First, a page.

Bah weep gragnah weep nini bong! On August 8, 1986, kids ran crying from movie theaters across America, shrieking in disbelief that Optimus Prime, leader of the Autobots, had been brutally murdered by Megatron. And on top of that traumatizing experience, Transformers: The Movie also marked the first time that most kids—at least those who had never seen Heavy Metal or Fritz The Cat—heard cartoons exclaim “Oh shit” and “Damn it.” (Spike’s profanity was excised from subsequent f.h.e video releases). Shout! Factory—who else?—is bringing the 1986 animated film to Blu-ray for the first time this September, newly mastered from a 4k transfer that is the sharpest the film has looked in 30 years. You can have a look for yourself in this new trailer.

Transformers: The Movie is notable for—as compared to the Michael Bay-produced films of the same name—featuring a story that actually concentrates on the giant robots duking it out for the fate of the galaxy, as opposed to boneheaded humans and poop jokes. Picking up 20 years after the oddly serialized second season of the television show, the film is a sci-fi take on the hero’s journey (read: Star Wars knock-off) with Hot Rod (Judd Nelson) evolving from a “turbo-revvin young punk” to the fearless leader of the Autobots and taking on a planet hungry planet voiced by Citizen Kane himself, Orson Welles, and a new Decepticon leader, Galvatron, voiced by Leonard Nimoy. Hot Rod is joined by new allies that include the host of Unsolved Mysteries, the guy from the Micro Machines commercials, and a member of Monty Python as they engage in an epic battle between good and evil set to a hard-rock soundtrack featuring N.R.G, Spectre General (a.k.a. Kick Axe), and “Weird” Al Yankovic.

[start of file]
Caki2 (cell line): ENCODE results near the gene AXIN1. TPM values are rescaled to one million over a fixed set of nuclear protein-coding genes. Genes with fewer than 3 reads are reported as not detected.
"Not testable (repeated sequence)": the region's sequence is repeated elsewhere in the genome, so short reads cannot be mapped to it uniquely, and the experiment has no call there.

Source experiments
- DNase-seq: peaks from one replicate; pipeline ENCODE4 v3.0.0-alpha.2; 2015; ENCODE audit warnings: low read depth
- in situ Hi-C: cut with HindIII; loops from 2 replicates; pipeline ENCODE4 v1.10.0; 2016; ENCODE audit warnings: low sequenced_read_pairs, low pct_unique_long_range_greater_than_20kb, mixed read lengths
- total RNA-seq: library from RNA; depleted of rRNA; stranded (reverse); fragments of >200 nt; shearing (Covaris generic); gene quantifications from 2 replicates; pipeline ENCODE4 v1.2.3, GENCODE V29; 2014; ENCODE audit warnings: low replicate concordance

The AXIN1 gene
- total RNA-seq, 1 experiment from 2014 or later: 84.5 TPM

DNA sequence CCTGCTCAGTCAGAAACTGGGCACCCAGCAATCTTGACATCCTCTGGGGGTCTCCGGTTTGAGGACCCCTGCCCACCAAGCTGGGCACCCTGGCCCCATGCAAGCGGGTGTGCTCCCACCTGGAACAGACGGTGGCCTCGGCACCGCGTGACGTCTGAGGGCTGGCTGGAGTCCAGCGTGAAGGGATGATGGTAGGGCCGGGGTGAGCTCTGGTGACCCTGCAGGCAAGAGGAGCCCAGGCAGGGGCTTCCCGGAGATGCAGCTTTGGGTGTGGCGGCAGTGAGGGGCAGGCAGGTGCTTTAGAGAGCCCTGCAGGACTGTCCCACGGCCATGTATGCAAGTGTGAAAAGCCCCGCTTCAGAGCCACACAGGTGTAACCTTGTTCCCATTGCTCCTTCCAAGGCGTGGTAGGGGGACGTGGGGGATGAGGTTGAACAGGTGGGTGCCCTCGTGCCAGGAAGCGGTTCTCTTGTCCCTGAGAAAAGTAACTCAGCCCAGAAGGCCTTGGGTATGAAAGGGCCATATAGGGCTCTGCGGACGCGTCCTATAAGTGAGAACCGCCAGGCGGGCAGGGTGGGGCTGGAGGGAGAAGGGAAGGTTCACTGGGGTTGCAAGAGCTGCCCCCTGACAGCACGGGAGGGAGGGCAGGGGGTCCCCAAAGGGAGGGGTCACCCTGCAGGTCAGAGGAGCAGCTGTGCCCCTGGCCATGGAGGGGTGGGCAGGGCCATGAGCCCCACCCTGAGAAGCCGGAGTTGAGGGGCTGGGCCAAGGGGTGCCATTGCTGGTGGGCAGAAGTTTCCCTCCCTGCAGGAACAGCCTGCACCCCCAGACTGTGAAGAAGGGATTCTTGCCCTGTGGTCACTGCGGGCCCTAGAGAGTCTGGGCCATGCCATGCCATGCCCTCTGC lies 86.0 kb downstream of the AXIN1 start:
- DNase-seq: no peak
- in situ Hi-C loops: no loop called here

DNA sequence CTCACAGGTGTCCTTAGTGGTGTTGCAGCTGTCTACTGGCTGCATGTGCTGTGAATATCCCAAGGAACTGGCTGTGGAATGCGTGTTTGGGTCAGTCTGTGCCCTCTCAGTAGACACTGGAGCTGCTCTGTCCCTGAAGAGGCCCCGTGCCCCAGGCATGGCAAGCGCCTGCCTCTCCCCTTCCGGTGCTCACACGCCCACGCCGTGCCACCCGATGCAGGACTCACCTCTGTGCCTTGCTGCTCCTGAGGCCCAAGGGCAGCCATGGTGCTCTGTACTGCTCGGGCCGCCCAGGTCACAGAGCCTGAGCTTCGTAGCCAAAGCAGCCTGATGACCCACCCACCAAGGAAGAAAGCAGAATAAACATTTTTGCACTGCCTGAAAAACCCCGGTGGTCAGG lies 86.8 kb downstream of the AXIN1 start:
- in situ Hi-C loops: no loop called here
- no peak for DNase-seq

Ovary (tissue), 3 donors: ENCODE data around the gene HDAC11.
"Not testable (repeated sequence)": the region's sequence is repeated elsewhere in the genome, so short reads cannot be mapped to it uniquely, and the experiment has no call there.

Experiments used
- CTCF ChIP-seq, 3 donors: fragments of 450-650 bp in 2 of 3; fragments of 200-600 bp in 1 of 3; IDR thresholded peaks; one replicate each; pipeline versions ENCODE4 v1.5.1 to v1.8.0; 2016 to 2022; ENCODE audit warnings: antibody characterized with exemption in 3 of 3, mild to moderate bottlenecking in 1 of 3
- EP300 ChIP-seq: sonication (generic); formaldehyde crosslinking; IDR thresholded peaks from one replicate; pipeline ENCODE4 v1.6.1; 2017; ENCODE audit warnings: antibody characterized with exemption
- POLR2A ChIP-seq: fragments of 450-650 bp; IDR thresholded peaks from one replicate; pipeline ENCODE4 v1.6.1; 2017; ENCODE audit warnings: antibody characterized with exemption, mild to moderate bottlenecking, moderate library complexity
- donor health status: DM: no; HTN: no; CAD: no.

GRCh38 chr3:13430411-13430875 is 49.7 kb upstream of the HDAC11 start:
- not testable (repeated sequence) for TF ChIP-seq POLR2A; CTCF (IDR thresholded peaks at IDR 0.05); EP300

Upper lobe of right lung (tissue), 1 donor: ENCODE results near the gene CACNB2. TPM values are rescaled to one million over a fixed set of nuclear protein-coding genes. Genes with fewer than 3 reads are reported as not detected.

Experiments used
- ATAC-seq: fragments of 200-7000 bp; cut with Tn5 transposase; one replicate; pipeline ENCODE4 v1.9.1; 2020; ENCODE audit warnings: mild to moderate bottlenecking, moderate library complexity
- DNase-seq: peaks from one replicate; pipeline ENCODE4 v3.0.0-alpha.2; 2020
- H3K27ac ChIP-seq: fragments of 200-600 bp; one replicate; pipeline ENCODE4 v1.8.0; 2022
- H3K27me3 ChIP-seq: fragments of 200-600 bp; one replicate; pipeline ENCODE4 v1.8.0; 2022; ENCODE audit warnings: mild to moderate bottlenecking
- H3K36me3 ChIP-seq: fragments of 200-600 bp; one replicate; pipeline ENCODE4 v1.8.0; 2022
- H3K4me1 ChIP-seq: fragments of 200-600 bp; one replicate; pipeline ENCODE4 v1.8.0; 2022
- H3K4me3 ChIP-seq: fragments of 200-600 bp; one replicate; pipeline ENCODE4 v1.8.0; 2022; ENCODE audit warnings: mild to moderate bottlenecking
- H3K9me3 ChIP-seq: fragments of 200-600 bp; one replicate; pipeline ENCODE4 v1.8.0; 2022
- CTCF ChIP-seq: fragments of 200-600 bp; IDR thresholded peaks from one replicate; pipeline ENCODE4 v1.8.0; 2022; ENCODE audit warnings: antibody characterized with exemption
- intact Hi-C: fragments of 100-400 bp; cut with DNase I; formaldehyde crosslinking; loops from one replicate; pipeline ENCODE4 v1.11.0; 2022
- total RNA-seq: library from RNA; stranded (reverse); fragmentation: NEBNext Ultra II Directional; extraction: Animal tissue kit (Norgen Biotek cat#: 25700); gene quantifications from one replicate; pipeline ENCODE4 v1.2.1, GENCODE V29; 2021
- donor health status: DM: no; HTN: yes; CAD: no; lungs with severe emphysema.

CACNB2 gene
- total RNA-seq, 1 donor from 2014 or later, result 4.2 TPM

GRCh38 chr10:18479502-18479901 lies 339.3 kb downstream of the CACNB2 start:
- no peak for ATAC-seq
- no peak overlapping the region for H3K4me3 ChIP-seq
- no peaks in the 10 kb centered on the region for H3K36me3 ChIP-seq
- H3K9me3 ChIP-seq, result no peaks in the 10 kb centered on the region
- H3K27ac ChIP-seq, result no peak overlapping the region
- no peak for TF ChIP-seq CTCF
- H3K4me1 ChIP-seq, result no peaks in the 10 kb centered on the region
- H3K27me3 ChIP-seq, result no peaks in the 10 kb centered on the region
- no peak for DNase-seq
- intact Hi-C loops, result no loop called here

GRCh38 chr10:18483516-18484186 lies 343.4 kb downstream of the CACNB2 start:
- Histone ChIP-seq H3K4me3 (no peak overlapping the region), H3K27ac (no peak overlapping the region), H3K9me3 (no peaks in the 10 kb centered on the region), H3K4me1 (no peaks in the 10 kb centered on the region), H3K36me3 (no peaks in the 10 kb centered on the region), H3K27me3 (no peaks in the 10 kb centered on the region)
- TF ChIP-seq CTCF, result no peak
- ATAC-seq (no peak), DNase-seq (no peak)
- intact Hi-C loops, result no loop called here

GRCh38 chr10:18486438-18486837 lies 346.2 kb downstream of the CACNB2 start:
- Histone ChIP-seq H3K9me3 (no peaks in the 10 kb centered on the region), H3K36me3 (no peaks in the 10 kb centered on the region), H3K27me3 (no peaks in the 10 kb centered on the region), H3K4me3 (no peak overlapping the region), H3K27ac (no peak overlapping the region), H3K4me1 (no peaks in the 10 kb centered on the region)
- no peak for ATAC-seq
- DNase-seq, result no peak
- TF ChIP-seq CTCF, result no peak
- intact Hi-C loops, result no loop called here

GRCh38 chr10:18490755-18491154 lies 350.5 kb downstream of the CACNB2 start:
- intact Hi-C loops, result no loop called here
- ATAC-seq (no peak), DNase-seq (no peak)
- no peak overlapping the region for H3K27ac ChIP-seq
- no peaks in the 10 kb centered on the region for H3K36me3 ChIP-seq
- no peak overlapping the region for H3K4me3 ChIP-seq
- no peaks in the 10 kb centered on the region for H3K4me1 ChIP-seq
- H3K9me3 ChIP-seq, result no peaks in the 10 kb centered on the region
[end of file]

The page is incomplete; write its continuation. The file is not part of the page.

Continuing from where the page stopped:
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The cynical fan will point out that the brutal deaths of both heroes and villains in the film was nothing more than a marketing ploy to introduce new characters (and new toys), but young fans needed to know the real consequences that soldiers faced in the Cybertronian wars. Transformers: The Movie is not only a marked improvement on the syndicated television show, featuring a more sophisticated story, superior animation and dialogue (“I’ve got better things to do tonight than die”), and a more adult sensibility than many PG-rated kids flicks. The sequence in which Optimus Prime takes on Megatron has more heart than anything in the five live-action messes, featuring a Vince DiCola score that sounds like it could have been lifted from a Michael Mann movie.

In addition to both widescreen and full-screen transfers of the film, the new Blu-ray will also come packed with featurettes, a brand-new, comprehensive documentary looking back on the making of the film, ‘Til All Are One, and a commentary track with Director Nelson Shin, story consultant Flint Dille, and star Susan Blu. The two-disc set is chock full of extras for fans of heroic nonsense and bad comedy.

You can pick up Transformers: The Movie on September 13, no matter the cost.

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